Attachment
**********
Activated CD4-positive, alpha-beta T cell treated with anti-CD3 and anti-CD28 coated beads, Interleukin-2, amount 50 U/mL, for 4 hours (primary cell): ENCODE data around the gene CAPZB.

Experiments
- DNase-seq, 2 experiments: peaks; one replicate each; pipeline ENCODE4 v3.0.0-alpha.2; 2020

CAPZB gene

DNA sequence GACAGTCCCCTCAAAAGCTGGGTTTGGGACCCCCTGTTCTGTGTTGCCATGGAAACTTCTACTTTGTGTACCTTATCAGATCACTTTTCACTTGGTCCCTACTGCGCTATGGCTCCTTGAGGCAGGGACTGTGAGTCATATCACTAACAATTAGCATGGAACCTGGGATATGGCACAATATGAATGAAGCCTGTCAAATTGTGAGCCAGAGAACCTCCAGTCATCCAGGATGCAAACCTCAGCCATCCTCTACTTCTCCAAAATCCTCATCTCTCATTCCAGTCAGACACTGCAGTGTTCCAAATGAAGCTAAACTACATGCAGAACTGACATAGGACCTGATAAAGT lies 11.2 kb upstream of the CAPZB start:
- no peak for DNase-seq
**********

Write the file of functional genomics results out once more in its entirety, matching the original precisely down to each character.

Activated CD4-positive, alpha-beta T cell treated with anti-CD3 and anti-CD28 coated beads, Interleukin-2, amount 50 U/mL, for 4 hours (primary cell): ENCODE data around the gene CAPZB.

Experiments
- DNase-seq, 2 experiments: peaks; one replicate each; pipeline ENCODE4 v3.0.0-alpha.2; 2020

CAPZB gene

DNA sequence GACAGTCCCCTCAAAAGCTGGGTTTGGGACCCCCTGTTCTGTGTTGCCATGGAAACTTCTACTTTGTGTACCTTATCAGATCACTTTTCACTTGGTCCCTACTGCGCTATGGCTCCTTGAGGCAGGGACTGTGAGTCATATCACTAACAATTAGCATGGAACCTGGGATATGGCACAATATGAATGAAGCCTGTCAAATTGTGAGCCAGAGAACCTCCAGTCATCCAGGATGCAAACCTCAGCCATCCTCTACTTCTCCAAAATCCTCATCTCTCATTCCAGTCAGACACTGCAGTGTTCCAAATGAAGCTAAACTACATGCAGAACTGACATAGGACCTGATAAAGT lies 11.2 kb upstream of the CAPZB start:
- no peak for DNase-seq